Severe drought has wreaked havoc on China’s agricultural production over the past month, leading to water shortages for people and livestock in most parts of China.

* Lingering drought affects SW China [CCTV; 2013-04-01]

A drought this intense has not been seen in more than two decades in southwest China’s Sichuan province. Facing parched farmland and scorched wheat, farmers here have in front of them a nightmare scene before the coming Spring Ploughing season.

Wheat here in previous years could grow a meter tall, now only 80 cm, and per hectare we used to get around 12,000 kilograms of wheat, but this year it will be difficult to hit 1,500 kilograms per hectare.

The statistics from the provincial civil affairs department shows more than 6 million people have been severely affected by the drought, with financial losses nearly 1.7 bln yuan in the province.

Yang Xiaobo, Analyst, Sichuan Meteorological Bureau, said, “In recent years, the Indian Ocean’s temperature has been at abnormal levels, leading to the abnormal water moisture movement, and this has lead to the drought in southwest China.

Lingering drought has also had a grave impact in China’s southwest provinces of Guizhou and Yunnan, where more than 12 million people and millions of heads of livestock have been affected.

Luo Hong, Director, Neijiang Agricultural Bureau, said, “About 80,000 hectares lands were affected, and it’s also had an impact on the growth of wheat and rape and broad beans.”

The drought will also eventually hit livestock farming as well. This cattle rancher says these animals have not had drinking water for 2 days because of the shortage.

He Shuliang, Neijiang Cattle Rancher, said, “We’ve sold a number of cattle, we have no water for these cattle, we really don’t know what to do."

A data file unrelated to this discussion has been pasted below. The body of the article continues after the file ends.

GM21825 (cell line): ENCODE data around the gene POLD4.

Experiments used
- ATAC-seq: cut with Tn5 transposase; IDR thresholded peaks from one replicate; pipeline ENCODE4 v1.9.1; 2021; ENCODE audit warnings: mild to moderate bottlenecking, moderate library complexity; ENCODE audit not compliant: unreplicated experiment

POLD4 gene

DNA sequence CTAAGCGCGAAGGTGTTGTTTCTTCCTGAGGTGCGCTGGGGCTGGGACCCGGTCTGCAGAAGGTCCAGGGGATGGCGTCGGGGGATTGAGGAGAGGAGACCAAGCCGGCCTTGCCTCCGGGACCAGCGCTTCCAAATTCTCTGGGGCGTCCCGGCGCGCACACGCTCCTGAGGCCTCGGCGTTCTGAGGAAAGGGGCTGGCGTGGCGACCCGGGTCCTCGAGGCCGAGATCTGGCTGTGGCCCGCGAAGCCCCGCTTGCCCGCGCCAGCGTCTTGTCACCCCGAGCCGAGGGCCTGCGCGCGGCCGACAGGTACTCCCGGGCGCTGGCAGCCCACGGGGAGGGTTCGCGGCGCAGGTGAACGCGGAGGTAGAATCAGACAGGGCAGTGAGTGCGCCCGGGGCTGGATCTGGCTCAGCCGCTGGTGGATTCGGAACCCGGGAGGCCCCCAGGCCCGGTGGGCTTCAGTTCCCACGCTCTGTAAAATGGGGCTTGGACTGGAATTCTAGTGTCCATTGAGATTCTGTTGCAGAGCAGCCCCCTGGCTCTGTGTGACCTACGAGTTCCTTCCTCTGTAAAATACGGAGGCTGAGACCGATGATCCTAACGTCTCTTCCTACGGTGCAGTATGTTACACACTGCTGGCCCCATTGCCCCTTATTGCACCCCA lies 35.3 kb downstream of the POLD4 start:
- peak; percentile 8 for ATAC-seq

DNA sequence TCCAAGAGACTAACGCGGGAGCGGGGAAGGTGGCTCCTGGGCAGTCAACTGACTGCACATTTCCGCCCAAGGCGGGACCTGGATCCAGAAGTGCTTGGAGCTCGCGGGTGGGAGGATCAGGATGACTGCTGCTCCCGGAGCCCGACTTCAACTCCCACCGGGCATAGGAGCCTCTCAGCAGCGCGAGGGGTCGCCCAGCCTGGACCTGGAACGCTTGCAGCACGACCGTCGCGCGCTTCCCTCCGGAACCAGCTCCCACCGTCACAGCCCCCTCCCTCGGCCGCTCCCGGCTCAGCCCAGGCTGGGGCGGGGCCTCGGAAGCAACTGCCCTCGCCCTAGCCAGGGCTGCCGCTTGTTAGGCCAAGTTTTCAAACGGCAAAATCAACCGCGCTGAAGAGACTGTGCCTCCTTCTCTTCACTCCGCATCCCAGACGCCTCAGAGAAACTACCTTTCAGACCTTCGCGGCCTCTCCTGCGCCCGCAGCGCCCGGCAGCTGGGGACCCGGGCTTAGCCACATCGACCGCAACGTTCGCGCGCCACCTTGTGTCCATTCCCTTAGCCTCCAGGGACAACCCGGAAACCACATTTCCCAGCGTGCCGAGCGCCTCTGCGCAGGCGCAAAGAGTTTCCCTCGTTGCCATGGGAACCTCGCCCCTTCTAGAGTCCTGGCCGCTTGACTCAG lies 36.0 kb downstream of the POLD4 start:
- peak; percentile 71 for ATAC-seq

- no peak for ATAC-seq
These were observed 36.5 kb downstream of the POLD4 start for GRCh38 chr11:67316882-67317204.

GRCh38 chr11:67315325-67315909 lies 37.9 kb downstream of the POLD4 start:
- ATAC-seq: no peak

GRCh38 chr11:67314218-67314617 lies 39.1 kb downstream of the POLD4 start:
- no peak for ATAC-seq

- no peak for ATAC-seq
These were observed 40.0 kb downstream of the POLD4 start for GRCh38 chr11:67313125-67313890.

He Shuliang has sold more than 200 of his 600 animals because he cannot afford to feed them. Analysts say if the drought continues it will impact the commodity and food prices.

With so many ponds like this drying up, and no adequate irrigation system in the area, ranchers and farmers have been forced to rely on water supplied by local fire trucks to feed their parched land and thirsty livestock.

* Drought hits China's Guizhou Province  [CCTV;  2 April 2013]

Large swathes of south-west China’s Guizhou Province has endured a continuous drought since last winter. Pan County in Liu Panshui City is one of the most affected areas, with drinking water supplies dwindling for both people and livestock.

One-third of the reservoirs in Pan County have nearly exhausted their water reserves, and more than one-fifth of its wells have dried up.

Safe drinking water for both the country’s residents and livestock is hard to come by.

With 80% of Pan County being mountainous, the drought has brought more trouble for those living in high altitude areas away from water sources.

Large swathes of south-west China’s Guizhou Province has endured a continuous drought since last winter.

At present, some towns and villages are relying on governmental organizations for water.

Jiang Zejin, Villager, said, "It is convenient that the government sends us water. If they don’t, we need to travel 4 kilometers to get water."

The Flood and Drought Control Headquarters in Pan County has initiated a second round of drought relief.

Safe drinking water for both the country’s residents and livestock is hard to come by.

Some towns and villages have begun construction on new emergency water projects.

Yang Xiao, Director, Pan County Water Resources Bureau, said, "After the completion of these projects, water problems will be solved for 50,000 people and 12,000 head of livestock in Pan County."

By the end of March, more than one-fifth of the crops, including wheat and rape seed were affected in Pan County.

Local authorities have been training farmers to maintain the county’s soil moisture and temperature, while guiding them to plant crops and reduce losses.

* China issues level 4 emergency on response to drought [CCTV;  2 April 2013]

China’s national anti-drought office has issued a level 4 emergency response plan to address an ongoing drought that is plaguing south-west China. Weather officials forecast that the rainy season won’t arrive until late May.

Authorities in Beijing have sent 12 teams to drought stricken areas to assist in relief work. More than 7 million hectares of farmland have been affected by the drought, 5 percent lower from the same period last year. And more than Sixteen-million dollars has been issued to help combat the drought.

A woman stands in front of a pond that is nearly empty in Shaoxin Village of Mile, southwest China's Yunnan Province, March 29, 2013. Persistent drought that sears Yunnan Province has reduced agricultural production in the city of Mile and its periphery. Some mountainous areas have even suffered from severe drinking water shortage and crop failure. (Xinhua/Chen Haining)